Why does “not(True) in [False, True]” return False?

Python Programming

Question or problem about Python programming:

If I do this:

>>> False in [False, True]

That returns True. Simply because False is in the list.

But if I do:

>>> not(True) in [False, True]

That returns False. Whereas not(True) is equal to False:

>>> not(True)


How to solve the problem:

Solution 1:

Operator precedence 2.x, 3.x. The precedence of not is lower than that of in. So it is equivalent to:

>>> not ((True) in [False, True])

This is what you want:

>>> (not True) in [False, True]

As @Ben points out: It’s recommended to never write not(True), prefer not True. The former makes it look like a function call, while not is an operator, not a function.

Solution 2:

not x in y is evaluated as x not in y

You can see exactly what’s happening by disassembling the code. The first case works as you expect:

>>> x = lambda: False in [False, True]
>>> dis.dis(x)
  1           0 LOAD_GLOBAL              0 (False)
              3 LOAD_GLOBAL              0 (False)
              6 LOAD_GLOBAL              1 (True)
              9 BUILD_LIST               2
             12 COMPARE_OP               6 (in)
             15 RETURN_VALUE

The second case, evaluates to True not in [False, True], which is False clearly:

>>> x = lambda: not(True) in [False, True]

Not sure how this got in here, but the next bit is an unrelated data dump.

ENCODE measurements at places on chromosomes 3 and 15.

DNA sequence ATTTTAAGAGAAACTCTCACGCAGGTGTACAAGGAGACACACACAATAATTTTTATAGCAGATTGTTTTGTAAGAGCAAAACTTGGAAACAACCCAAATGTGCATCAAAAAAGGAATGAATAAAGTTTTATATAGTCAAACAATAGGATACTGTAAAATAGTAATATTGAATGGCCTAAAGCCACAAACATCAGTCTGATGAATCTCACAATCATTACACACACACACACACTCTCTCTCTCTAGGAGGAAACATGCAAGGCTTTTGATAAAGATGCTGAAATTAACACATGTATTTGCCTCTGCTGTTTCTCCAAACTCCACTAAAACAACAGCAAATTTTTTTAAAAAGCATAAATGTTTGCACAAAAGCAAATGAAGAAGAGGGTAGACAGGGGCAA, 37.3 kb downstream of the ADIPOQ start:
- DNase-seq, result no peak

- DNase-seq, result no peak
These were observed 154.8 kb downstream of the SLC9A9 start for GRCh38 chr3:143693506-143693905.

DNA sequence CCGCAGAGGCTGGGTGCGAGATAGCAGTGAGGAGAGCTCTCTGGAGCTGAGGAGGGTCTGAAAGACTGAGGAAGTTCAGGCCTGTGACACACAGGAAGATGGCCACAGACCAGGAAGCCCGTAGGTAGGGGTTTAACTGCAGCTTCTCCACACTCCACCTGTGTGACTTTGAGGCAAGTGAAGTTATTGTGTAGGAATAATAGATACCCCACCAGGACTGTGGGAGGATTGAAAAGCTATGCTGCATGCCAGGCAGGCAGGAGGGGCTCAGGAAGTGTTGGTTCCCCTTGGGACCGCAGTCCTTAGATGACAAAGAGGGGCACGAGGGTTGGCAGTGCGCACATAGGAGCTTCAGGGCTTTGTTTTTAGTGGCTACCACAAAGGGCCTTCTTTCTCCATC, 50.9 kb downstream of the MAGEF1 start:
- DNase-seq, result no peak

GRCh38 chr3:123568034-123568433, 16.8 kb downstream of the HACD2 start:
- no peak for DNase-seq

>>> dis.dis(x)
  1           0 LOAD_GLOBAL              0 (True)
              3 LOAD_GLOBAL              1 (False)
              6 LOAD_GLOBAL              0 (True)
              9 BUILD_LIST               2
             12 COMPARE_OP               7 (not in)
             15 RETURN_VALUE        

What you wanted to express instead was (not(True)) in [False, True], which as expected is True, and you can see why:

>>> x = lambda: (not(True)) in [False, True]
>>> dis.dis(x)
  1           0 LOAD_GLOBAL              0 (True)
              3 UNARY_NOT           
              4 LOAD_GLOBAL              1 (False)
              7 LOAD_GLOBAL              0 (True)
             10 BUILD_LIST               2
             13 COMPARE_OP               6 (in)
             16 RETURN_VALUE        

Solution 3:

Operator precedence. in binds more tightly than not, so your expression is equivalent to not((True) in [False, True]).

Solution 4:

It’s all about operator precedence (in is stronger than not). But it can be easily corrected by adding parentheses at the right place:

(not(True)) in [False, True]  # prints true


not(True) in [False, True]

is the same like:

not((True) in [False, True])

which looks if True is in the list and returns the “not” of the result.

Solution 5:

It is evaluating as not True in [False, True], which returns False because True is in [False, True]

If you try

>>>(not(True)) in [False, True]

You get the expected result.

Hope this helps!